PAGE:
The world's newest opera is currently captivating audiences in Texas. The Houston Grand Opera, a company renowned for launching new works, is presenting the world premiere of The Little Prince, based on the modern French fable, with music by award-winning film composer Rachel Portman.
Rachel Portman wrote most of The Little Prince at her home in London, in her sound proofed basement office, with its 15-centimeter thick, vault-like door. But the first notes were sketched elsewhere on a camel, she says, 2˝ hot, hard days into the empty Sahara, with just a friend and a guide for company.
"I needed to go and hear the sounds of the desert," she said. "I thought I really couldn't write the music of Little Prince without knowing that, without having been there, in that vast space, with sand, and stars and sky above you. I decided the best thing to do, as I was experiencing the desert, was to begin writing."
The Little Prince is the now-classic fairy tale published in 1943 by French aviator Antoine de St. Exupery. In it, a pilot crashes in the African desert, where he encounters the Little Prince, a sensitive boy from a planet the size of a house. The innocent, observant child learns of vanity, greed, generosity, love, and death, from the pilot and other characters he meets on Earth and on the various asteroids he's visited.
Rachel Portman, who'd longed to write for voice, felt the multi-character tale suited the operatic form. Celebrated director Francesca Zambello did too, and, like Miz Portman, wanted to do a work for both adults and children.
"The book is very suggestive, surrealistic, not realistic, and one with an otherworldly quality and those are the adjectives frequently used to describe opera," said Francesca Zambello.
Plus, Miz Zambello admired Rachel Portman's lush melodic and harmonic music.
"The melodies had an accessibility," she said. "I hate that word, but it is true, accessibility means something that goes straight to the heart. And I found her music did that."
Nate Irvin, the talented 11 year-old boy-soprano from Minnesota who sings the Little Prince, says the music also perfectly suits the theme of the story.
"That one sees clearly only with the heart, the main premise of the book," he said. "And that all you see is just a shell, it's not the person dying, it's just the body isn't walking around anymore."
The Little Prince's death is suggested at the opera's end, when a snake appears and offers to return him to his planet. The snake, sung by tenor Jon Kolbet, is emotionless, powerful, sinister.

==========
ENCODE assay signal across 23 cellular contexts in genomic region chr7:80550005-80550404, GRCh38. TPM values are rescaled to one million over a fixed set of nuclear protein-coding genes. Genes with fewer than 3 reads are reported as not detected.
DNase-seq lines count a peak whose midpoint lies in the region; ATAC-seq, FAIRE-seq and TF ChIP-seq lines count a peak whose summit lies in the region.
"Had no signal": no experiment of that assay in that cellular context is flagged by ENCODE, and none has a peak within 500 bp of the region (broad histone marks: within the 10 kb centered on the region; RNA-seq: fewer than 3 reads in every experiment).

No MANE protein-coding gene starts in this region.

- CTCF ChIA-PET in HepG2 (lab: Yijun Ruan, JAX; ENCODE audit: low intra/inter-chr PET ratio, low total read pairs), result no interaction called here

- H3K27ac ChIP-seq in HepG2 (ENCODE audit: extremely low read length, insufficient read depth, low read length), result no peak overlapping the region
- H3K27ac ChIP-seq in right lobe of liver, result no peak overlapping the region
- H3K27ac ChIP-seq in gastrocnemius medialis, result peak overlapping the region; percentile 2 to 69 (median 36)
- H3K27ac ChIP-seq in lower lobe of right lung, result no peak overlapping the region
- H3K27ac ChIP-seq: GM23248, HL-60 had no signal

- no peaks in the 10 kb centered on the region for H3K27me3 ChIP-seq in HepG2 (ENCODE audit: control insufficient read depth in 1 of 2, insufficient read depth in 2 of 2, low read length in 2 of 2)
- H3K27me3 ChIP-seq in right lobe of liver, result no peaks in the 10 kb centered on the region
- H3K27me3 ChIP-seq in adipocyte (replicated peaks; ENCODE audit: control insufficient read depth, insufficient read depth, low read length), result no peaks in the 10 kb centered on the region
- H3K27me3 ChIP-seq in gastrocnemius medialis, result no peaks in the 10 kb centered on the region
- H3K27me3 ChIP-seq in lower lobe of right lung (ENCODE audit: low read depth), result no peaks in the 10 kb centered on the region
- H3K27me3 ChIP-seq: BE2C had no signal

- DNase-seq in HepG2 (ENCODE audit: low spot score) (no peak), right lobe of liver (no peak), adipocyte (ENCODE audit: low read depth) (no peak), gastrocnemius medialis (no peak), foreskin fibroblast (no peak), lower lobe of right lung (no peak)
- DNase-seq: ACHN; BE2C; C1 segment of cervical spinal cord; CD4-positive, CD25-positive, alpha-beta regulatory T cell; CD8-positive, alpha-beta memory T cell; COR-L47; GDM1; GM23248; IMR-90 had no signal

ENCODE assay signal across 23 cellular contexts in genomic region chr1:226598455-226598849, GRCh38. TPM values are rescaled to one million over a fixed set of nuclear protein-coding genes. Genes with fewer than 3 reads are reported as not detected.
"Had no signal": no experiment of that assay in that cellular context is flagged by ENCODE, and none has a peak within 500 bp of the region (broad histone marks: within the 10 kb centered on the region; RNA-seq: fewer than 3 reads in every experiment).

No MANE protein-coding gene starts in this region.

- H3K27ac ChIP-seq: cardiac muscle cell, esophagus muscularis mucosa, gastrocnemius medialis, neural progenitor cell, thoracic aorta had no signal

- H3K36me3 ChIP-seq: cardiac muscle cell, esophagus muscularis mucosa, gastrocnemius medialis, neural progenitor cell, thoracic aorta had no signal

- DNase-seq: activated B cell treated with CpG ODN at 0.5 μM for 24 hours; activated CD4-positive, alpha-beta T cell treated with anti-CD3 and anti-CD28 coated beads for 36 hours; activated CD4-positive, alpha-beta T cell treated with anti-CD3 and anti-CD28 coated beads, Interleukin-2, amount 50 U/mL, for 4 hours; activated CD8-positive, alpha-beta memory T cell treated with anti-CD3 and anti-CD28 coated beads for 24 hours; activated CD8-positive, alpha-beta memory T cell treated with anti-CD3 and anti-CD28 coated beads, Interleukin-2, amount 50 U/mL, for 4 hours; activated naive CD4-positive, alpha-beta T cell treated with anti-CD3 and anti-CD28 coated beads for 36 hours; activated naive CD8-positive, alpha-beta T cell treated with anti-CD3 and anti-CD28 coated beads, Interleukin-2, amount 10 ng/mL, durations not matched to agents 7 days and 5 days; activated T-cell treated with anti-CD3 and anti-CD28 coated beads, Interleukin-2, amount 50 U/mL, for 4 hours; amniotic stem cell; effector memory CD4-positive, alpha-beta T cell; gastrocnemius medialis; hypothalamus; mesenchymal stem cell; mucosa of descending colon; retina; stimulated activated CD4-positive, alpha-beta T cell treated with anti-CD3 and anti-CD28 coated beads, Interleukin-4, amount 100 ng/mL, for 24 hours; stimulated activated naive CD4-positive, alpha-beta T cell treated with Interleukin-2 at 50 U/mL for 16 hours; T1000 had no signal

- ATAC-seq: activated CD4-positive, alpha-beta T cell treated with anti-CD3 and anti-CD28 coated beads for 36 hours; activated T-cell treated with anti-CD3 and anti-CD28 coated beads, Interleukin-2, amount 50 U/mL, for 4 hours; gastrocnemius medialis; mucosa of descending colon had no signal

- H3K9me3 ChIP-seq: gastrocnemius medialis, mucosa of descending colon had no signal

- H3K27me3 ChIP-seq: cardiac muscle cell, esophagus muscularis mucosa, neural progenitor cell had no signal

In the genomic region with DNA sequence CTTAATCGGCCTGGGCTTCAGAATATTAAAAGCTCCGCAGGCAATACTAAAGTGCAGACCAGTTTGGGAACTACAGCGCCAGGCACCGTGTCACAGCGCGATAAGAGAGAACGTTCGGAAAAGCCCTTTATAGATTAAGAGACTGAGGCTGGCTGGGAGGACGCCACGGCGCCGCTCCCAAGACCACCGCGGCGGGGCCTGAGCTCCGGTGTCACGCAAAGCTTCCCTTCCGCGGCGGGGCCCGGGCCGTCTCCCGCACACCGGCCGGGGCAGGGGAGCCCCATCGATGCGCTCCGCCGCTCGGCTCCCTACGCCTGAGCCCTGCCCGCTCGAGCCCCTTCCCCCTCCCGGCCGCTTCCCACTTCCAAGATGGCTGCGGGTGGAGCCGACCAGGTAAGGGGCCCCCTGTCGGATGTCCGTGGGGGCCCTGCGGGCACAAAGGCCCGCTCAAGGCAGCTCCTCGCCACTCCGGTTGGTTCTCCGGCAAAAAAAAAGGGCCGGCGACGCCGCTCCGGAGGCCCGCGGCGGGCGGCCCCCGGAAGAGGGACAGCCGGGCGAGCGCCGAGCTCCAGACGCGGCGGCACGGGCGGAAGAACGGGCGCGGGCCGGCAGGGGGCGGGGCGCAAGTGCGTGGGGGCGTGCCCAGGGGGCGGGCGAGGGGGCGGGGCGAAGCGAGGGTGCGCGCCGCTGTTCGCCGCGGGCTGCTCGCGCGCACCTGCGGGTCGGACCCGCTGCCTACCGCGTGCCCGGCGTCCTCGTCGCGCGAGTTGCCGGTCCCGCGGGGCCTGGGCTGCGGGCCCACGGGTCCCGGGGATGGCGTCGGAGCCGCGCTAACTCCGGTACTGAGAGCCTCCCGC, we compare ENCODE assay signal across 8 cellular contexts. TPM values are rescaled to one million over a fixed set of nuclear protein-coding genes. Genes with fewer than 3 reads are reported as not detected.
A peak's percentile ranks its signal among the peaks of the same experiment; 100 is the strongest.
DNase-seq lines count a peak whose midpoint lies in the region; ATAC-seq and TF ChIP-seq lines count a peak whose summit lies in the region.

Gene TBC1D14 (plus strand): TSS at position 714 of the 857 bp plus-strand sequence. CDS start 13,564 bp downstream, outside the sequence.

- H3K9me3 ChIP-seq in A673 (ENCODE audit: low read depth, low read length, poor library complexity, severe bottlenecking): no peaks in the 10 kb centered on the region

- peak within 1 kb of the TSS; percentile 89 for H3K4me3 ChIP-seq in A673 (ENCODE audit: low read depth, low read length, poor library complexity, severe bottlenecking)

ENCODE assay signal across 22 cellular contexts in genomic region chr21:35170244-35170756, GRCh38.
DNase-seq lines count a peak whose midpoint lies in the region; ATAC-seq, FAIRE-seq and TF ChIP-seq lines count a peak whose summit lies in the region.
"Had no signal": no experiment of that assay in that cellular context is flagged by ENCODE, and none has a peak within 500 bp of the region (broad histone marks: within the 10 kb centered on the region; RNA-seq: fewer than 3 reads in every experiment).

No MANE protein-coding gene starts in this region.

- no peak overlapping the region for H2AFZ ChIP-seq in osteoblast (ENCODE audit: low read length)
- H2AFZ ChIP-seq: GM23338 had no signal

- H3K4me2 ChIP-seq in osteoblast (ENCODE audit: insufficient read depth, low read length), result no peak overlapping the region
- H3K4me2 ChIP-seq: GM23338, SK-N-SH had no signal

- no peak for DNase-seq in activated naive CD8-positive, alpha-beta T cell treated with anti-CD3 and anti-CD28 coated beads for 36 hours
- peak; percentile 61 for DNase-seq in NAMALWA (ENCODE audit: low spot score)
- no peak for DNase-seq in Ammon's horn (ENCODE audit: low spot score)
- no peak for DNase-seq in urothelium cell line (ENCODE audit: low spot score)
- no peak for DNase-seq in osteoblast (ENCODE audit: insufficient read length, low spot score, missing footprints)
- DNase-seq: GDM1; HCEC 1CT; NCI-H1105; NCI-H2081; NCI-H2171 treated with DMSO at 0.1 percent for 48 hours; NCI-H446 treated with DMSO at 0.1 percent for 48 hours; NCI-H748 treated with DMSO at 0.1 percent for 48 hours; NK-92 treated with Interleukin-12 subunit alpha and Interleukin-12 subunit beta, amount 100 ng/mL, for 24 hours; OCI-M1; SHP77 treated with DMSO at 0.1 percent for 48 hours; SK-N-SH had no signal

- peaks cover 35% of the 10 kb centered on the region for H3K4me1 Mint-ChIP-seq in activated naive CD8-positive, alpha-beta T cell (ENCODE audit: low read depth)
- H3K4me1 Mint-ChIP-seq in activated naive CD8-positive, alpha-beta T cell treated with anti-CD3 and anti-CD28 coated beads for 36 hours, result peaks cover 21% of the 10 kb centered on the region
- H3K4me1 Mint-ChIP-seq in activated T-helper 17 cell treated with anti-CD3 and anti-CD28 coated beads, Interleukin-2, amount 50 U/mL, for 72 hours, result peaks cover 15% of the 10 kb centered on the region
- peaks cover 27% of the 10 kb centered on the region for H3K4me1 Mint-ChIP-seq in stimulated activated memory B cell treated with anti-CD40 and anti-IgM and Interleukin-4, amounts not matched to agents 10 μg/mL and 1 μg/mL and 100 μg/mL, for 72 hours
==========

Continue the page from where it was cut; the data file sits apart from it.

"We don't want him to be evil in any way," said Jon Kolbert. "But there is a balance between sinister and calming, and loving and inviting, let's say. When the snake comes to take him away, Nate says 'no, I'm not ready yet. Come back tonight when my star is bright.' If the snake were mean, evil, he wouldn't necessarily listen to the Little Prince."
Throughout the opera, it's the pilot who listens to the Little Prince. And just as the boy learns about life, the pilot learns from the prince that, in the book's best-known quote: what is essential is invisible to the eye. From the pilot's opening aria, the audience senses he understands that in his heart, for while the character is stranded in harsh surroundings, his imagination soars.
Baritone Teddy Rhodes, from New Zealand, says this is his toughest aria in the entire 2˝ -hour opera.
"I had like 3 big chunks of music right at the opening of the show," he said. "So it's in a way, my responsibility to get out there and grab the audience. Got to suck them into it immediately. 'Cause if you don't it's an uphill battle for everyone else to come on and follow a dud. You don't want to follow a dud on stage."
Most opening night critics agreed that Mr. Rhodes and the Opera itself, were not duds. The Fort Worth Star Telegram called its impact on the audience "extraordinary," saying The Little Prince may enter the international repertoire permanently. But Toronto Star critic William Littler wasn't so sure.
"This is closer to Broadway genre music, closer to Andrew Lloyd Weber than it is to Giacamo Puccini," said William Littler. "Great music? Far from it. Effective musical theater? By all means. It's as though everything was going to sound nice. And I think this has an extraordinarily high quotient of niceness. Which sometimes leads to diabetes in the end."
But that doesn't bother Houston Grand Opera director David Gockley. After all, he says, The Little Prince is a sweet and innocent story.
"It can exist with sweet and tonal music," he said. "I happen to love it. I see the way audiences respond to it. I don't care whether it's passé or over conservative or whatever. We have an objective of moving our audiences."
After The Houston Company's performances of The Little Prince this month (June), the opera will be produced in Santa Fe, New Mexico, Tulsa, Oklahoma, Milwaukee, Wisconsin and Boston, Massachusetts. The Washington D.C. and New York City operas are also reportedly interested in presenting it.